Billed as the highlight of this year’s ‘Tanz im August’ (Dance in August) International Dance Festival Berlin, ‘4D’ was an evening of works by some of the best contemporary choreographers around, organized in co-operation with the newly formed Staatsballett Berlin. The gala was sold out weeks in advance, partly on the strength of the fact that its director, Vladimir Malakhov, had promised to kick off the evening with a ‘surprise’ solo. Imagine a packed, overheated opera house auditorium, full of anticipation and kept waiting for more than 20 minutes, only to be told by an apologetic superstar slipping out from behind the curtain with a faulty microphone that, owing to a recent appendix operation, he was unable to perform – a huge spontaneous heartfelt groan of disappointment. Strangely, the ballet-loving audience doesn’t really like being presented with physical limitations and realities.
The pointed irony of Malakhov’s announcement was that, in a manner swinging weirdly between non-performance and performance (Tino Sehgal sat attentively two rows away), it set the tone for the evening, which turned out to be a kind of dry Conceptual ‘anti-gala’ on this theme. The audience – a combination of devotees and an irritated mainstream minority – was confronted with three minimal pieces executed on a starkly lit, bare stage, set to a combination of silence and soundtracks rather than live musical accompaniment. Each of the three works examined the fragility and manipulation of the body in the context of the historical and institutional framework of dance as well as its relationship to the personal and everyday.
First up, classical dancer Véronique Doisneau walked onto the stage in training gear and with a bottle of water to deliver a poignant solo choreographed by Jérôme Bel, premiered last year. Titled after the dancer, the piece consists of Doisneau relating the story of her career at the Paris Opera, where, despite the removal of a damaged disc at 20, she has worked for two decades but ‘never became a star’. Bel gives her the oppor-tunity to dance some of the roles she missed out on, to the accompaniment of her own increasingly breathless singing of the orchestral score. The piece culminates in a demonstration of what it’s like to be part of the ‘human decoration’ in the corps de ballet in a famous scene from Swan Lake – eyes cast modestly down, frozen in poses, ‘sometimes wanting to scream’, while an imaginary principal soloist does her bit.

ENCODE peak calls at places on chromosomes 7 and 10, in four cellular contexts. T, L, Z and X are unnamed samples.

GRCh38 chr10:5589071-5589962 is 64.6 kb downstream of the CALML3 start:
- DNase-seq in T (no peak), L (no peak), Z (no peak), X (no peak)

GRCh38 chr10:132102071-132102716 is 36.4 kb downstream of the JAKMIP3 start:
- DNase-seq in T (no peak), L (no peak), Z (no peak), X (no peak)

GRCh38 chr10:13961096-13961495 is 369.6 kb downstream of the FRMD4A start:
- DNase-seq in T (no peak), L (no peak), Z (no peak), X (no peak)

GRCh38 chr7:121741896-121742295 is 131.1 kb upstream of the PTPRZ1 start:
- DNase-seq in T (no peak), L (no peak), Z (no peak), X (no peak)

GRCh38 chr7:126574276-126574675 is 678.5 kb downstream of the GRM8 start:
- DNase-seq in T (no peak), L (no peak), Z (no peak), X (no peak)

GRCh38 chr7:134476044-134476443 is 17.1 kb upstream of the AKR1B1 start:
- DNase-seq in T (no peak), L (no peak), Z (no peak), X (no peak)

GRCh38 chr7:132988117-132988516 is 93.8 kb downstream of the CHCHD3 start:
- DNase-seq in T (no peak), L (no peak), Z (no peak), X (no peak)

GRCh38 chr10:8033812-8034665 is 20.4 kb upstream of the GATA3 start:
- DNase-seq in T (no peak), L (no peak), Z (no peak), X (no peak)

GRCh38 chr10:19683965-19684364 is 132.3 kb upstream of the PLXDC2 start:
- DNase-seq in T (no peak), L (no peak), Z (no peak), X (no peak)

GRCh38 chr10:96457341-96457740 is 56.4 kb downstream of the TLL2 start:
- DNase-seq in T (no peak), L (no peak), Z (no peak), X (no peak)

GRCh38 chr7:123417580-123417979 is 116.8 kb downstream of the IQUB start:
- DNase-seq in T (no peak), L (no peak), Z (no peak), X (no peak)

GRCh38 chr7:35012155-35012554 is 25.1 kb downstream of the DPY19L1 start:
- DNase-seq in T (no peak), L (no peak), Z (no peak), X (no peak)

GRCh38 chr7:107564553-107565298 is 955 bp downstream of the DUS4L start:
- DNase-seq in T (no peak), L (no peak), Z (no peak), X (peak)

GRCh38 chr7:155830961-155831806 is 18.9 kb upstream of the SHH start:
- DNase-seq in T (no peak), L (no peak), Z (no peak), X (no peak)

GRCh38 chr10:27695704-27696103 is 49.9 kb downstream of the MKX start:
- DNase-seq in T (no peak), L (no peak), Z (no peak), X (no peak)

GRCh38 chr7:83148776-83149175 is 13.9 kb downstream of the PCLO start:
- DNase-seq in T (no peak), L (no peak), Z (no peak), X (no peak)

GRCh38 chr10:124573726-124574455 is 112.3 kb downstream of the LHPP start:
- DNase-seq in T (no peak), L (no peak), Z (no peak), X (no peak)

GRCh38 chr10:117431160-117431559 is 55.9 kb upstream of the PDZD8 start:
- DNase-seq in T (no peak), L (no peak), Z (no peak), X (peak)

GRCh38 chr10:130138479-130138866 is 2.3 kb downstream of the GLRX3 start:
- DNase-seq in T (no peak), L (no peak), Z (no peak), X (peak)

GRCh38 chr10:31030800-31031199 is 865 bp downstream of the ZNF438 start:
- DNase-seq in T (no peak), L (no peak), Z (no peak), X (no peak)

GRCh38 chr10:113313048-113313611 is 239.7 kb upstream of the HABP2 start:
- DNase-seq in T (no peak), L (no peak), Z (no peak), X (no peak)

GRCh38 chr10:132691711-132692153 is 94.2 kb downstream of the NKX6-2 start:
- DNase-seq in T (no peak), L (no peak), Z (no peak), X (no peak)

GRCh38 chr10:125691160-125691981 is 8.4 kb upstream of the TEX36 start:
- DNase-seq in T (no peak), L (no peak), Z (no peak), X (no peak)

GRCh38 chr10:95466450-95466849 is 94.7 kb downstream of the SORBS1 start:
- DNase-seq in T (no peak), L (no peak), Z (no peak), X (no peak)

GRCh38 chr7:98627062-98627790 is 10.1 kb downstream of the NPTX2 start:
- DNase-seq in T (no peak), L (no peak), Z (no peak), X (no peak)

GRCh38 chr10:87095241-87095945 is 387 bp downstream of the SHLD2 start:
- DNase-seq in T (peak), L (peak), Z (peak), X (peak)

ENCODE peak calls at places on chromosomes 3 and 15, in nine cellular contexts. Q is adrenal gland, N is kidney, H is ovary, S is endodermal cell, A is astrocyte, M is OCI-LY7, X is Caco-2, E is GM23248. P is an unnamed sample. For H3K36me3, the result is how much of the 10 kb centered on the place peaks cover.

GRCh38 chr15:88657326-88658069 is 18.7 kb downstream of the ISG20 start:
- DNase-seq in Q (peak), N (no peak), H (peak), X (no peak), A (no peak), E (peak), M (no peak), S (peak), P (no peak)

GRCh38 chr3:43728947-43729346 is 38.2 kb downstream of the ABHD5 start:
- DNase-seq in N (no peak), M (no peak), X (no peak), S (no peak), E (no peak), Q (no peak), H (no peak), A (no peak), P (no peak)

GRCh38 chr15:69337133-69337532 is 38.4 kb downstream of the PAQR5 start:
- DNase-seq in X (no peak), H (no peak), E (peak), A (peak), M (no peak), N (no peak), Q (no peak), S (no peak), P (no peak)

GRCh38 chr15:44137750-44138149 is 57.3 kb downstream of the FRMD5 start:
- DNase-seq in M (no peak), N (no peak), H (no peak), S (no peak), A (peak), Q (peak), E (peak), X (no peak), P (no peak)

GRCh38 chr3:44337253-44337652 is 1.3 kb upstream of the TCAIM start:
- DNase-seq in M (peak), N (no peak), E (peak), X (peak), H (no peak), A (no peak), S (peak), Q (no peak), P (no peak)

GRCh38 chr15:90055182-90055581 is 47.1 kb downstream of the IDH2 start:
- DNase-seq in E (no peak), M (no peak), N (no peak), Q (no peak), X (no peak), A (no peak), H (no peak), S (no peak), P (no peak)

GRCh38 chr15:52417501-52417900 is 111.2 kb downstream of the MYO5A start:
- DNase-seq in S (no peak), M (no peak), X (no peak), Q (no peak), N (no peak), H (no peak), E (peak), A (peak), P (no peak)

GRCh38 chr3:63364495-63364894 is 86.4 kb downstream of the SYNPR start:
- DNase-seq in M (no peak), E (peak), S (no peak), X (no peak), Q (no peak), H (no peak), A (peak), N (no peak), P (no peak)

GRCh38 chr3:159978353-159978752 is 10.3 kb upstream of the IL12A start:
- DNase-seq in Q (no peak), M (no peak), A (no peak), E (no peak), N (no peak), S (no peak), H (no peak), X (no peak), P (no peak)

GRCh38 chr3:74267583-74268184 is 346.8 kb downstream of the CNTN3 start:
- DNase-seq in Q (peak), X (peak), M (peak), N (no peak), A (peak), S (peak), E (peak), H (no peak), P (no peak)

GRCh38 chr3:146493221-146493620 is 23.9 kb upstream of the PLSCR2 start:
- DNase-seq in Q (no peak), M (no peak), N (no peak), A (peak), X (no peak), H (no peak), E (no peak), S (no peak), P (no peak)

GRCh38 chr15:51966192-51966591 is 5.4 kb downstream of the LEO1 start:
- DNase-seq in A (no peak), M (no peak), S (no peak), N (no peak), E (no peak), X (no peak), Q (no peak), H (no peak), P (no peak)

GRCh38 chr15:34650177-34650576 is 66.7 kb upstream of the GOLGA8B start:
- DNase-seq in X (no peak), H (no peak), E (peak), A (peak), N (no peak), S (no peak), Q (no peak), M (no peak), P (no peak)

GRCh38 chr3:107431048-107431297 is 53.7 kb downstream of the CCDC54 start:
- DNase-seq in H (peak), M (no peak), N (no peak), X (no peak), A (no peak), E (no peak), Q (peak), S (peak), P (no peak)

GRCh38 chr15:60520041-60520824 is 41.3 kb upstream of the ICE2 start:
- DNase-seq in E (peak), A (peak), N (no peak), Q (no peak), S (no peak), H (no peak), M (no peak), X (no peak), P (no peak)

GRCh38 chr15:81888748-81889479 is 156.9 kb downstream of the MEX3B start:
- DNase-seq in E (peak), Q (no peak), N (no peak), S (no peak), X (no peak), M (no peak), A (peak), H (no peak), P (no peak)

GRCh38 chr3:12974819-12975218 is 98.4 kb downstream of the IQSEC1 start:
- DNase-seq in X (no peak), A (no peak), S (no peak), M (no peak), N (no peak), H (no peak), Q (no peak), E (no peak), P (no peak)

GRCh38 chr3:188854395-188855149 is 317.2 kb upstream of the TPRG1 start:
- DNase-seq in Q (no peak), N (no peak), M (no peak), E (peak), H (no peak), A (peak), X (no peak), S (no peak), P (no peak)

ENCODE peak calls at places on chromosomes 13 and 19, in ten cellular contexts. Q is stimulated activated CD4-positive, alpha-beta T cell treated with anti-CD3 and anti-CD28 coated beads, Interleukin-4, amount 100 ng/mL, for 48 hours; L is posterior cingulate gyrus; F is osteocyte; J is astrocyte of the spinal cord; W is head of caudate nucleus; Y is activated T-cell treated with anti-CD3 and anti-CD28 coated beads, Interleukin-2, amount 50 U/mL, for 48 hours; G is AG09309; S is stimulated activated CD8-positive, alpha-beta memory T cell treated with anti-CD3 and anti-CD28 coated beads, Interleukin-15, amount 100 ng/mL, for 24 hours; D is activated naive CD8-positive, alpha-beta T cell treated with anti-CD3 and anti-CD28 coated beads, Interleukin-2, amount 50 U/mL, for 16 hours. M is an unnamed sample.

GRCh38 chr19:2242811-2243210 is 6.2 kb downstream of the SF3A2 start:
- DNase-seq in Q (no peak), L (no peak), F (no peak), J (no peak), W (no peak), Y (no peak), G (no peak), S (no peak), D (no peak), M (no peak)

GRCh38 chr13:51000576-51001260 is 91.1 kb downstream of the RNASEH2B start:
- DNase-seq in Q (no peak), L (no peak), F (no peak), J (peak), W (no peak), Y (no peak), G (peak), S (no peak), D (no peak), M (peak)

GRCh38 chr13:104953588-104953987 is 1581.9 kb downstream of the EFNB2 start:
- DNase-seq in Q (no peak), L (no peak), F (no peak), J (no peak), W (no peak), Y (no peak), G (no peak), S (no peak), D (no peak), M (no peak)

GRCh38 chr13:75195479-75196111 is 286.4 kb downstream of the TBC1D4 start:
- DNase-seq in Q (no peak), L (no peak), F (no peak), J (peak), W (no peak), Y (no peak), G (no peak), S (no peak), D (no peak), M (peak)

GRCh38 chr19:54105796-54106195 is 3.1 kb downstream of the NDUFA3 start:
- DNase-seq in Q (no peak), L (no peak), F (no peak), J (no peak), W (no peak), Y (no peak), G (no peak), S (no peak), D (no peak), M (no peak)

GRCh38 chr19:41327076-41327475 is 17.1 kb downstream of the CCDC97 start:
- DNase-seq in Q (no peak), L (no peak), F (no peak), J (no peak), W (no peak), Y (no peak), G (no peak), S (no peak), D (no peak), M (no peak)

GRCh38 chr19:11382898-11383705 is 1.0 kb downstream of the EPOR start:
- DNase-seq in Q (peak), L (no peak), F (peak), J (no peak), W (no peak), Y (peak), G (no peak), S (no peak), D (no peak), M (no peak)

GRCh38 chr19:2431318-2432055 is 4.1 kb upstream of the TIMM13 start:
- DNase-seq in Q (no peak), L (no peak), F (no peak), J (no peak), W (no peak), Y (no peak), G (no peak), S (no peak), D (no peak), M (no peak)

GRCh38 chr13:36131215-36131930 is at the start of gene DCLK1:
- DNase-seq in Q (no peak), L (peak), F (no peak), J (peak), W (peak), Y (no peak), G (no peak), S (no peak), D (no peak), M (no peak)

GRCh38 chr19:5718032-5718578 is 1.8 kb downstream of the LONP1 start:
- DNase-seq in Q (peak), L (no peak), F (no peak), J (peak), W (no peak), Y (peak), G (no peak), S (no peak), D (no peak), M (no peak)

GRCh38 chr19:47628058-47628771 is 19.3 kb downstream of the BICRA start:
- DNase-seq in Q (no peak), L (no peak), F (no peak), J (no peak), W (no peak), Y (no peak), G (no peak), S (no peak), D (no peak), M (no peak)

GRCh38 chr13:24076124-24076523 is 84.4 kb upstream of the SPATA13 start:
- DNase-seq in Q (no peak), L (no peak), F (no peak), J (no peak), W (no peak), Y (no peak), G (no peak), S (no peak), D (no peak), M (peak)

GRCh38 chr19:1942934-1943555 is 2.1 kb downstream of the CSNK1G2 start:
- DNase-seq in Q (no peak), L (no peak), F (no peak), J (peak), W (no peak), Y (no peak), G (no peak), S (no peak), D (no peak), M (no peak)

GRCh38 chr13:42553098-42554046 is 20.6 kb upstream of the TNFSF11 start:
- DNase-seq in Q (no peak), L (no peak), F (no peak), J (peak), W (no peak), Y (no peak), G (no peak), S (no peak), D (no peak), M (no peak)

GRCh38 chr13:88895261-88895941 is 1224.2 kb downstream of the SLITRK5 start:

Humour, pathos and the idea of performing the self also underpinned dancer Eszter Salamon and Xavier Le Roy’s Giszelle (2001). The work consists of a collaged collection of movement samples lifted from the everyday and from the media, chopped up, looped, slowed down and becoming increasingly abstract. In an inspired sequence Salamon evolves and later devolves from primordial slime through ape to Homo sapiens. The work is at times as brain-addling as zapping between channels on cable television with the sound off.
Set to a soundtrack of distant traffic and an eerie counting voice, Dana Caspersen and William Forsythe’s duet The The (1995), danced by Christine Buerkle and Jone San Martin, provided a de-normed counterpoint. While Giszelle holds a critical mirror to the manic socially and media-determined entrapment of movement, The The offered an intricate ‘human knot’, expressing infinitely complex relationships to inner and outer worlds through floor-bound stylized contortions and double-jointed dislocations.